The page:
On Thursday (24th September) Edinburgh councillors will decide the future of Bridgend Farmhouse. A local charity and its supporters are hoping the council will support their bid to own and renovate the derelict farmhouse on Old Dalkeith Road so that they can win a lottery grant to restore the building and open it as a community centre for “learning, eating and exercise”.
The historic farmhouse stands on the edge of Craigmillar Castle Park. The idea is to create a “gateway” to the park as well as build a series of training workshops and open a community kitchen and café.
The community group behind the plans, Bridgend Inspiring Growth (BIG), has already been running a programme of activities, events and classes for the last two years, both at the farmhouse and in the surrounding communities. These have included; cookery courses; forest workshops for children; traditional stone-wall restoration, a DIY project with Crisis the homelessness charity; heritage work; art and craft classes with social work; local school educational sessions; exhibitions; and a weekly Sunday drop-in session for volunteers. They’ve been starting work on the restoration of the farmhouse and taking part in skills-based workshops. Edinburgh council has already funded many of these projects but it has one more decision to take.
Next month the Big Lottery will decide on BIG’s application for a £1m grant but it can only do so if the council continues to show support by ‘transferring the asset at little or no cost’ (Big Lottery funding requirements). BIG is hoping councillors on the Finance and Resources committee on Thursday will agree to sell the farmhouse to BIG at little or no cost to help bring in the £1million grant.
“We know the council are facing incredibly difficult decisions over cuts and public service finances at the moment,” said BIG chair Will Golding. ” However we are calling on the council to be brave on this decision and help bring in this investment in social services to the communities surrounding Bridgend.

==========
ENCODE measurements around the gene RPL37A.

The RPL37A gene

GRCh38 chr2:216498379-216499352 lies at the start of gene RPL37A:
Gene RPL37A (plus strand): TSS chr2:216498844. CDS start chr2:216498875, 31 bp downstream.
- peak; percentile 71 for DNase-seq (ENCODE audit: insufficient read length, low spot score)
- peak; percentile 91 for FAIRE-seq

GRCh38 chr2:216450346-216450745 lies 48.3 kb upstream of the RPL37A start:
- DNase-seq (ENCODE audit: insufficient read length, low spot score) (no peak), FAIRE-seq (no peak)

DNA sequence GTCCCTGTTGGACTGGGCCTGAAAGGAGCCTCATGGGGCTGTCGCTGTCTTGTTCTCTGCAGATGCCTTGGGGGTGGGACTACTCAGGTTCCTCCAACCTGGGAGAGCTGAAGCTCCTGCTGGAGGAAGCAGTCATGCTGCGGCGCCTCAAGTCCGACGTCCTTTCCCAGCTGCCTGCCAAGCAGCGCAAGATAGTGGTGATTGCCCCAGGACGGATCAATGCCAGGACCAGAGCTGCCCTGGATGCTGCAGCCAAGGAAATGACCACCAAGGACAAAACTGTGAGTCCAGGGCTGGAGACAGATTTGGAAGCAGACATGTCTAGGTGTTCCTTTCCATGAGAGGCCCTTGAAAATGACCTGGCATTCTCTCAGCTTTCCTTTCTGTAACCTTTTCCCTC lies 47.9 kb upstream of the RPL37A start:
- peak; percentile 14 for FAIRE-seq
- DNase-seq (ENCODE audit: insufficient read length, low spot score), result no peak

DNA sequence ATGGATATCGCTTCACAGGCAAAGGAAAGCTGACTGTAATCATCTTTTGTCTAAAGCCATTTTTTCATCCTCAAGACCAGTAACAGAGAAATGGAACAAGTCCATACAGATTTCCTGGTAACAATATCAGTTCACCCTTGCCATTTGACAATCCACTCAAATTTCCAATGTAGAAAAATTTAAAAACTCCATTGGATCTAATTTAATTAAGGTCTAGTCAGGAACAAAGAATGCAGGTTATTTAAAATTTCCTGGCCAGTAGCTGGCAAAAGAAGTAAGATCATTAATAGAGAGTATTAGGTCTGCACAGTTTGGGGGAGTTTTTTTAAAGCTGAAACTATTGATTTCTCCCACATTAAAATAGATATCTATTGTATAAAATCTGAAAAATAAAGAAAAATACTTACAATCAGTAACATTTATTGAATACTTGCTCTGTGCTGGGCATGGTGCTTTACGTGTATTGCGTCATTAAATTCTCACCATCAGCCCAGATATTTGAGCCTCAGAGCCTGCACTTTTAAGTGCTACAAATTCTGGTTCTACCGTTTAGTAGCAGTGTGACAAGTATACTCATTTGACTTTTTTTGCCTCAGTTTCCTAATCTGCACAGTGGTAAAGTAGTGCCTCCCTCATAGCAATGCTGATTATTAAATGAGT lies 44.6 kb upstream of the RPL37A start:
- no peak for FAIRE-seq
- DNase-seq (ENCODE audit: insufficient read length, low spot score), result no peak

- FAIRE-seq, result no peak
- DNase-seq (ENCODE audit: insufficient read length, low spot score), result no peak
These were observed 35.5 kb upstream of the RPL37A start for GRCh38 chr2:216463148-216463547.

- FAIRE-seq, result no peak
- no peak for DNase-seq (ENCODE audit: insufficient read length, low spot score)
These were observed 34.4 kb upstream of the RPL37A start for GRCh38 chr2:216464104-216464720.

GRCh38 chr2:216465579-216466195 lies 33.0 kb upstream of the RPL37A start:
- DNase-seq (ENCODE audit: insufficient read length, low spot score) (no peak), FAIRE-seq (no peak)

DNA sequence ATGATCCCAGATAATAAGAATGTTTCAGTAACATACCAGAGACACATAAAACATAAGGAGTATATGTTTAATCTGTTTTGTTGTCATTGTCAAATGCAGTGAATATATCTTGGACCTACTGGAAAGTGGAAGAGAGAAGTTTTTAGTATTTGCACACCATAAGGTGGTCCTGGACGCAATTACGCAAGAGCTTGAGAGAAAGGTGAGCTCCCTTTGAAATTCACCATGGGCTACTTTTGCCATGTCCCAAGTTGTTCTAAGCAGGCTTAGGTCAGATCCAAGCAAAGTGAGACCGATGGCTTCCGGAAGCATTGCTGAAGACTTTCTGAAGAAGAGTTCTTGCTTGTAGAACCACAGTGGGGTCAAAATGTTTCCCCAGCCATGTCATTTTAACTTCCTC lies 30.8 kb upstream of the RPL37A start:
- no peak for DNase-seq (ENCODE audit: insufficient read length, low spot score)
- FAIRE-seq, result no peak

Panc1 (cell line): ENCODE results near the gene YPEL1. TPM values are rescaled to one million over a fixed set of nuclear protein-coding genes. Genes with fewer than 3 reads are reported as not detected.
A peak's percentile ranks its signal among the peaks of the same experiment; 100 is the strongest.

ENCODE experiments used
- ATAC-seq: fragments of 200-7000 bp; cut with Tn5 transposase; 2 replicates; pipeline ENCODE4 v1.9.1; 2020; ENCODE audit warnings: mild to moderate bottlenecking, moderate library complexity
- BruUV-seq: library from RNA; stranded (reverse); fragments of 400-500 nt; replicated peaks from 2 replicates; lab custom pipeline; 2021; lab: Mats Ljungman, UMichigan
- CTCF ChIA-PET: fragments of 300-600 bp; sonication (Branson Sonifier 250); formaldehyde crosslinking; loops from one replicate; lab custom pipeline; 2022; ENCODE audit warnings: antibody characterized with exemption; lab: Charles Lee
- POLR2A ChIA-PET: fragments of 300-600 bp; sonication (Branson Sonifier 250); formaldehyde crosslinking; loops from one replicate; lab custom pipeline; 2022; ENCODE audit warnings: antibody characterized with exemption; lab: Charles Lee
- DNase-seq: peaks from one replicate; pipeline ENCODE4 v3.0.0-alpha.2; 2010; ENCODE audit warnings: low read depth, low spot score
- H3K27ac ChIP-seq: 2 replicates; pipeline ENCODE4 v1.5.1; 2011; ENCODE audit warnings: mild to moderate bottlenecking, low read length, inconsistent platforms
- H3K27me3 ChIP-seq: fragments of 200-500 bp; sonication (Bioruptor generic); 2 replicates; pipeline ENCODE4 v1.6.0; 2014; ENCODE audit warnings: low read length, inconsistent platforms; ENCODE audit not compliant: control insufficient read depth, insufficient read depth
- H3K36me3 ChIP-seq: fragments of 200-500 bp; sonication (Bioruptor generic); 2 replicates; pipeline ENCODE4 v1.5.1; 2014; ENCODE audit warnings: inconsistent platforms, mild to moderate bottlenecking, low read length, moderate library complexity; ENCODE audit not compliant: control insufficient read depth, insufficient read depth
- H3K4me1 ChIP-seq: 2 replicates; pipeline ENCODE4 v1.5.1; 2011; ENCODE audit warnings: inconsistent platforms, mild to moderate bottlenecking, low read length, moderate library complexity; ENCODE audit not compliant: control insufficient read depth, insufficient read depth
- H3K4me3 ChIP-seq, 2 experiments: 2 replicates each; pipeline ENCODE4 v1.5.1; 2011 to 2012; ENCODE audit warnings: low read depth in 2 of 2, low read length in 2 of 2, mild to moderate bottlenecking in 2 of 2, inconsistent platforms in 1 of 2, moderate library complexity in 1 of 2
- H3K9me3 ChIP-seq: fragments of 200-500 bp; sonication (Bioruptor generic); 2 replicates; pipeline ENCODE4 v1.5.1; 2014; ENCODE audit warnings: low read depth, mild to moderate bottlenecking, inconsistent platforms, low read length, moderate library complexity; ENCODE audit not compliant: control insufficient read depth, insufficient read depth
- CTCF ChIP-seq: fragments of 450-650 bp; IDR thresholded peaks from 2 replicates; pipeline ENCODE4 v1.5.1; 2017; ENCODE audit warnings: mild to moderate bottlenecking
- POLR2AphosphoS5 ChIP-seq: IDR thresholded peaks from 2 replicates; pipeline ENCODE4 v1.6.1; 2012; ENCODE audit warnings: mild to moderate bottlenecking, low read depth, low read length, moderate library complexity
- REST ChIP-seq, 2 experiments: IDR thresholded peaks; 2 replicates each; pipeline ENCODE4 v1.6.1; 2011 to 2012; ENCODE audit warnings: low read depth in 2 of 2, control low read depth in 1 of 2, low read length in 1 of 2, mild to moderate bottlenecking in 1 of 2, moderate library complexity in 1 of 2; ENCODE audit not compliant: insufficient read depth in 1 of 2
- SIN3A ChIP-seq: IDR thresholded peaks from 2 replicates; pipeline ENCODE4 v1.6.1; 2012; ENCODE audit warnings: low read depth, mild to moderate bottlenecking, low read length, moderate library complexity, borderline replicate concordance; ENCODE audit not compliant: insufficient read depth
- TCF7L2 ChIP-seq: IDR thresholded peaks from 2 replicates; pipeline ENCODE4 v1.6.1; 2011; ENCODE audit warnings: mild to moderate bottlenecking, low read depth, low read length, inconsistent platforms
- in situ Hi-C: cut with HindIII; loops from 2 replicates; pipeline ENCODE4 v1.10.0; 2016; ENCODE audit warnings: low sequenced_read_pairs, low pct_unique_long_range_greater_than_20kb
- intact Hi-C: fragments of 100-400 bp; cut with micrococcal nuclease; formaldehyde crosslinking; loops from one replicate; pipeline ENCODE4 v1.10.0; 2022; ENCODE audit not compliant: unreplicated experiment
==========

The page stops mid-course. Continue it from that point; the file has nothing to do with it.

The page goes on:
” We hope this will benefit everyone, at a time when key services are having to be cut. This project is worth far more than the value of the building. It’s about giving local communities the power to create their own services and be in control of their own resources. The financial benefit of providing long-term services and facilities with a sustainable social enterprise model has been calculated to far outweigh the financial benefit of a one-off commercial sale of the land.
“We have been in discussions with various partners and together we would be offering educational and training opportunities for unemployed young people, adults with learning disabilities, and working with homelessness agencies in the city.
“The farmhouse would also be a base for outdoor learning for people of all ages,” said Golding. “And it will enable older adults to access the outdoors and form walking clubs or wildlife or heritage groups. There will also be affordable access for community groups to workshop space, tools, art and craft materials, and bikes for use in the park.
“It will add a whole new dimension to life in the areas of Craigmillar, Inch and Gilmerton.”
For more information go to: www.bridgendfarmhouse.org.uk or ‘Bridgend Farmhouse’ on Facebook.